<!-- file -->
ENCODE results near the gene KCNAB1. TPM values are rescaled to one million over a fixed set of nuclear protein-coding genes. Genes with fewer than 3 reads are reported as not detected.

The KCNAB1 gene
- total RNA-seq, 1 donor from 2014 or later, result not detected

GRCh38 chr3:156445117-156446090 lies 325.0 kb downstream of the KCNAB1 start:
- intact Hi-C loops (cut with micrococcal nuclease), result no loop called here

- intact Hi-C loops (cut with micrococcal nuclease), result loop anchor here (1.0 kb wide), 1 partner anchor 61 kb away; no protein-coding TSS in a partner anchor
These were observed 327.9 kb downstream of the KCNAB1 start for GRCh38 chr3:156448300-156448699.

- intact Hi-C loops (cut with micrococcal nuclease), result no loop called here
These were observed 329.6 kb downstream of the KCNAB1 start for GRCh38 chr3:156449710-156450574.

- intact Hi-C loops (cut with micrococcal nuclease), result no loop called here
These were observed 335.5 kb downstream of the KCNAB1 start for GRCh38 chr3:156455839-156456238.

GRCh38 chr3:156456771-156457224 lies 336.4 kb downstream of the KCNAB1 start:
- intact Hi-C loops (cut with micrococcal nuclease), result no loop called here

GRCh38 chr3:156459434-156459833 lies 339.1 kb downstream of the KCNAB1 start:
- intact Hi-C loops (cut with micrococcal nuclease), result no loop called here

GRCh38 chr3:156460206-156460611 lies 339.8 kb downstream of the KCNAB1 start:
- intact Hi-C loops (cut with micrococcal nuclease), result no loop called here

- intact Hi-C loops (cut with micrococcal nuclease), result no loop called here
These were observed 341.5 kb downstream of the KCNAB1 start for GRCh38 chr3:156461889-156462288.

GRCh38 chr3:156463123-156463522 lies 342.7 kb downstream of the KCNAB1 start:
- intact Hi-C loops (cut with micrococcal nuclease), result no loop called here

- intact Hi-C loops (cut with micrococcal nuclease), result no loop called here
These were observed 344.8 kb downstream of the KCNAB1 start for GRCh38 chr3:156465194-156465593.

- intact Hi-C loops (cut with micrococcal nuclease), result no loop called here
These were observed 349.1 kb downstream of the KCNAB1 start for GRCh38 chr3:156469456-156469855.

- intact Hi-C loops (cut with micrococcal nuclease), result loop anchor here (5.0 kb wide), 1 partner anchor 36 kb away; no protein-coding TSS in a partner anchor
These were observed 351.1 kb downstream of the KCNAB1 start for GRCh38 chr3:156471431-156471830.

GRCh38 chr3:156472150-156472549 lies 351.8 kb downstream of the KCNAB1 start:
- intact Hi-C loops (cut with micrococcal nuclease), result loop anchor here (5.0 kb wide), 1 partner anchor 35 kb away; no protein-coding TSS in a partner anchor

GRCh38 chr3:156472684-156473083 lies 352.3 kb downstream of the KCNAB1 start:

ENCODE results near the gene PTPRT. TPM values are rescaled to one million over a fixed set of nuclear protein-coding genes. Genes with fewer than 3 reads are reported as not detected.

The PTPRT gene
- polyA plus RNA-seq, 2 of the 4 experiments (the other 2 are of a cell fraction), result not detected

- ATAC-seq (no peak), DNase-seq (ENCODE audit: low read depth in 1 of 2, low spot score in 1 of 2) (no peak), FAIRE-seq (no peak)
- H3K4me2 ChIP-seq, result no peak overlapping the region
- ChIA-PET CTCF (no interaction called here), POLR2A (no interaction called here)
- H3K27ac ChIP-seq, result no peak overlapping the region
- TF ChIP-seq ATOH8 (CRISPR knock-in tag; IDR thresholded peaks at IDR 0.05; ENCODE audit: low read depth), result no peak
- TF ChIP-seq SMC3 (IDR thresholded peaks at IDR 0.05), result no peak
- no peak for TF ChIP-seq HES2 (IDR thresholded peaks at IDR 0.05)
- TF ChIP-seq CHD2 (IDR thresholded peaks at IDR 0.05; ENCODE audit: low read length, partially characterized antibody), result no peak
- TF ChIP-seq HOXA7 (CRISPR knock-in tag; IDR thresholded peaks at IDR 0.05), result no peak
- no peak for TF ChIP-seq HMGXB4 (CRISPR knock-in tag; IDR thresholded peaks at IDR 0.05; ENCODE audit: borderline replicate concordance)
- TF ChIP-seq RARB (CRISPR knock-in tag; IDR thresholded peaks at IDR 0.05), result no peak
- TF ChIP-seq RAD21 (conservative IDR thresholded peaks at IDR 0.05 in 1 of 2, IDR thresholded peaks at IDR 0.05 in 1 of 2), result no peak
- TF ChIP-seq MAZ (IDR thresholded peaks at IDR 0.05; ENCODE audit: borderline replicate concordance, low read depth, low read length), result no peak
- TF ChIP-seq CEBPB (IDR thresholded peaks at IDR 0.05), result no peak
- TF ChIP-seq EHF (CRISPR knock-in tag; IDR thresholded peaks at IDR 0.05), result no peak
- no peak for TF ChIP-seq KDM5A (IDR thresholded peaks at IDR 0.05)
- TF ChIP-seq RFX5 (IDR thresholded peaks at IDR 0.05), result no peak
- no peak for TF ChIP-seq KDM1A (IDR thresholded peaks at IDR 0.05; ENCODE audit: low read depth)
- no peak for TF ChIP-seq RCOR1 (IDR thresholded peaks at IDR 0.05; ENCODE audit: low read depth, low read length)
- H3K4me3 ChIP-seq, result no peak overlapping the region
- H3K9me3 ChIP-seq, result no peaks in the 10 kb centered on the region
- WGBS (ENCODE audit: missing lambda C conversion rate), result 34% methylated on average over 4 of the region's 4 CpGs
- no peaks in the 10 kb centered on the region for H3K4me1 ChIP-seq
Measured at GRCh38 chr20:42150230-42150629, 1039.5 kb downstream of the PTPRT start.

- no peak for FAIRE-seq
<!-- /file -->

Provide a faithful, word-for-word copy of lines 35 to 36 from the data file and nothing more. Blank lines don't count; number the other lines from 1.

- H3K4me2 ChIP-seq, result no peak overlapping the region
- ChIA-PET CTCF (no interaction called here), POLR2A (no interaction called here)